The study, published in the Journal of Clinical Endocrinology & Metabolism, shows that hip fractures in grandfathers are linked to low bone density and reduced bone size in their grandsons.
“This is the first time this risk factor for low bone mass has been demonstrated across two generations,” says associate professor Mattias Lorentzon, who led the research team at the Sahlgrenska Academy. “This new risk factor may be significant for the diagnosis of low bone mass and suggests possible mechanisms for the inheritance of low bone mass and fracture risk.”
The study looked at around 3,700 grandparents and their grandsons from a national register. 270 of these grandsons had reduced bone density, in other words less bone mineral in their skeleton. All of these also had a grandparent who had broken their hip, as opposed to those who did not have any relatives who had broken a hip and had normal bone health.
“We then divided these men with reduced bone density into two groups,” says Lorentzon. “In the first, we looked at those who had a grandmother who had broken a hip. In the second, we looked at whether a grandfather had suffered a hip fracture.”
It emerged that the men who had a male relative who had suffered a fracture had up to 5% less bone density and 4% smaller bones than those who did not. By way of comparison, 10% less bone density can increase the risk of fractures as much as threefold.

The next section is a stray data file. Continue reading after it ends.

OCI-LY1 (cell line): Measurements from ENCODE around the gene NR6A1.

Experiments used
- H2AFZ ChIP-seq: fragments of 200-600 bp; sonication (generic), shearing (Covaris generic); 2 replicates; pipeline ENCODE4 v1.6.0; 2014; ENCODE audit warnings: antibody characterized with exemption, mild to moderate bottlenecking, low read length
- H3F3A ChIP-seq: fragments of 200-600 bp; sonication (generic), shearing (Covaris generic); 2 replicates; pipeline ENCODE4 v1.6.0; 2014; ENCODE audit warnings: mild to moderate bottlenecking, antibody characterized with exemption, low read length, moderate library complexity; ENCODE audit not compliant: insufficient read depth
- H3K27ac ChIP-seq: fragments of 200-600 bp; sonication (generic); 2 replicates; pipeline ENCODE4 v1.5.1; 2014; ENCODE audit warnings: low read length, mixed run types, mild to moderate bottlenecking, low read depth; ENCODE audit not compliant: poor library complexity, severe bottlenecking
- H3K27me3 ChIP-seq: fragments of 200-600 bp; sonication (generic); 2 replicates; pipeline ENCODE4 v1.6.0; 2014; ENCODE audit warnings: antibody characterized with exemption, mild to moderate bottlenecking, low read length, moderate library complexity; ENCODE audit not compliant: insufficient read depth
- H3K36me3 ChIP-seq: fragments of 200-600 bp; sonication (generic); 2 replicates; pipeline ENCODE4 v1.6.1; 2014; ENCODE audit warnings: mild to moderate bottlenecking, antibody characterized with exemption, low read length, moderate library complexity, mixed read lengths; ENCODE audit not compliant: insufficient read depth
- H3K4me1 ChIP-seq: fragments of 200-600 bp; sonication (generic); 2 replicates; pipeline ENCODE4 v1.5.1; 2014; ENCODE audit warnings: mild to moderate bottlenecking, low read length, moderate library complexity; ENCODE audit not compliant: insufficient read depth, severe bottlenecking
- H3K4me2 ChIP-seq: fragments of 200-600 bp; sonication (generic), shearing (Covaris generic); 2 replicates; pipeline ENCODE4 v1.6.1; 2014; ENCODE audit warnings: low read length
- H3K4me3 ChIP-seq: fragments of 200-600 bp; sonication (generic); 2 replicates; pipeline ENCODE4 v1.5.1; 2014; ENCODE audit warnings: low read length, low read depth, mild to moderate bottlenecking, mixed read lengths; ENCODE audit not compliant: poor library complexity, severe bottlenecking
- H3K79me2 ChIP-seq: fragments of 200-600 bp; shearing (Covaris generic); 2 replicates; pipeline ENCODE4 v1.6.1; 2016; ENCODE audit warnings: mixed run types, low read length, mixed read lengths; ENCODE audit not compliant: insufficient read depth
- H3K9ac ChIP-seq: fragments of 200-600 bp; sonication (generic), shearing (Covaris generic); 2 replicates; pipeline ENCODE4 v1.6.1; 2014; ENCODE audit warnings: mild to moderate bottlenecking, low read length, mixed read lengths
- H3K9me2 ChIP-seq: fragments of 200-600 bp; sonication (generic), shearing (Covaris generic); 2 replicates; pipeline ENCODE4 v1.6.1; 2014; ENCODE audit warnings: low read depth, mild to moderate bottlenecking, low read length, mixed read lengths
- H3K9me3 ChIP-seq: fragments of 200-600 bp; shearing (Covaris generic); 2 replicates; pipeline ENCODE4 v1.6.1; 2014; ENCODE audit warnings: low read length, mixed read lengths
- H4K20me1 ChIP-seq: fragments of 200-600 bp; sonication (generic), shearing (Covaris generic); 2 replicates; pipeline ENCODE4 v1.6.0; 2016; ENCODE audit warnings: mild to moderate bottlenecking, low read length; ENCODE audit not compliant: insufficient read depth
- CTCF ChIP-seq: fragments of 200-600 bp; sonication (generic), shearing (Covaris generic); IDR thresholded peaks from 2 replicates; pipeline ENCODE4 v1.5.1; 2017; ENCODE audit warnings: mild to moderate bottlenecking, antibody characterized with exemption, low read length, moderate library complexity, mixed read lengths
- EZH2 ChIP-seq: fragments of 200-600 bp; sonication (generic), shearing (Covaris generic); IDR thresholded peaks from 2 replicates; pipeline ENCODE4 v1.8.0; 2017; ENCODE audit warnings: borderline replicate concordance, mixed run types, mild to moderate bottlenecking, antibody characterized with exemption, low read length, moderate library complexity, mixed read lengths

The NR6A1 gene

In its study, the research team also took account of other risk factors for osteoporosis, such as smoking, physical activity, calcium intake, age, weight and gender.
“Despite these other risk factors, we could see that bone size is reduced and that this leads to lower bone density, which together means low bone mass — a risk factor for osteoporosis. In other words, they run a greater risk of fractures in the future than their peers.”
This finding could lead to improvements in the identification of patients at increased risk of osteoporosis.
“It’s important for health professionals to ask whether grandparents have had hip fractures,” says Lorentzon. “This is an important piece of the puzzle when it comes to the diagnosis and treatment of osteoporosis.”
Osteoporosis, or brittle bone disease, is a very common disease in Sweden today. One in two women and one in five men here suffer an osteoporotic fracture at some time in life. Every year, osteoporosis causes 70,000 fractures and costs the health care system almost SEK 5 billion. These fractures often result in impaired function and considerable suffering for the patients concerned.